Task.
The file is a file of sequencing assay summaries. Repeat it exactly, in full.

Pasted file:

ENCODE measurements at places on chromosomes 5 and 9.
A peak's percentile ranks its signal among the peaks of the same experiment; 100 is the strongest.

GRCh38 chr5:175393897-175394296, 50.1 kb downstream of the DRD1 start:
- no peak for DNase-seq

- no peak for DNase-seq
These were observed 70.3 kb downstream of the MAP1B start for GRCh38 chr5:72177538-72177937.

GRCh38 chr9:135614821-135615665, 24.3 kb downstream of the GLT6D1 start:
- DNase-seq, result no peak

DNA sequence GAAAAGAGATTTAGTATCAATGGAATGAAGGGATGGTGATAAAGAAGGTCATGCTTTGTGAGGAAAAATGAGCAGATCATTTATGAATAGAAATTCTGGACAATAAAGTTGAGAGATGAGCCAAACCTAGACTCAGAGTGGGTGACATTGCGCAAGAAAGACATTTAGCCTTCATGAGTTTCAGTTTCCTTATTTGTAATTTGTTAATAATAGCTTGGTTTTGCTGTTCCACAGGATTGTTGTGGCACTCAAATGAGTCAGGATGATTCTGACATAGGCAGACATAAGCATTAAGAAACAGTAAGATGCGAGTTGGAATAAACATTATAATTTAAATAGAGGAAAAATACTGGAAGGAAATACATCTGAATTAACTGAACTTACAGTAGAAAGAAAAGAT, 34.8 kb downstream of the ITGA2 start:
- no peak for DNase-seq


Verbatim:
ENCODE measurements at places on chromosomes 5 and 9.
A peak's percentile ranks its signal among the peaks of the same experiment; 100 is the strongest.

GRCh38 chr5:175393897-175394296, 50.1 kb downstream of the DRD1 start:
- no peak for DNase-seq

- no peak for DNase-seq
These were observed 70.3 kb downstream of the MAP1B start for GRCh38 chr5:72177538-72177937.

GRCh38 chr9:135614821-135615665, 24.3 kb downstream of the GLT6D1 start:
- DNase-seq, result no peak

DNA sequence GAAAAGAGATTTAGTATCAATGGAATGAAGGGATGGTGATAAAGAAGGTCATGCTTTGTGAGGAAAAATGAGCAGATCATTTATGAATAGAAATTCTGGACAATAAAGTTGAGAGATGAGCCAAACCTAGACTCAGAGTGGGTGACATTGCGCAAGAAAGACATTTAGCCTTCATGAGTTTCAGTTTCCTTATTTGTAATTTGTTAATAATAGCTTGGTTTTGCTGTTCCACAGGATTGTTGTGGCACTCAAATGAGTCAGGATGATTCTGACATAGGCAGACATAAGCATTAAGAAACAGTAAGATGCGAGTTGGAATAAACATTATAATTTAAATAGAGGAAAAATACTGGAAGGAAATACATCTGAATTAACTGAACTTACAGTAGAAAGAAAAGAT, 34.8 kb downstream of the ITGA2 start:
- no peak for DNase-seq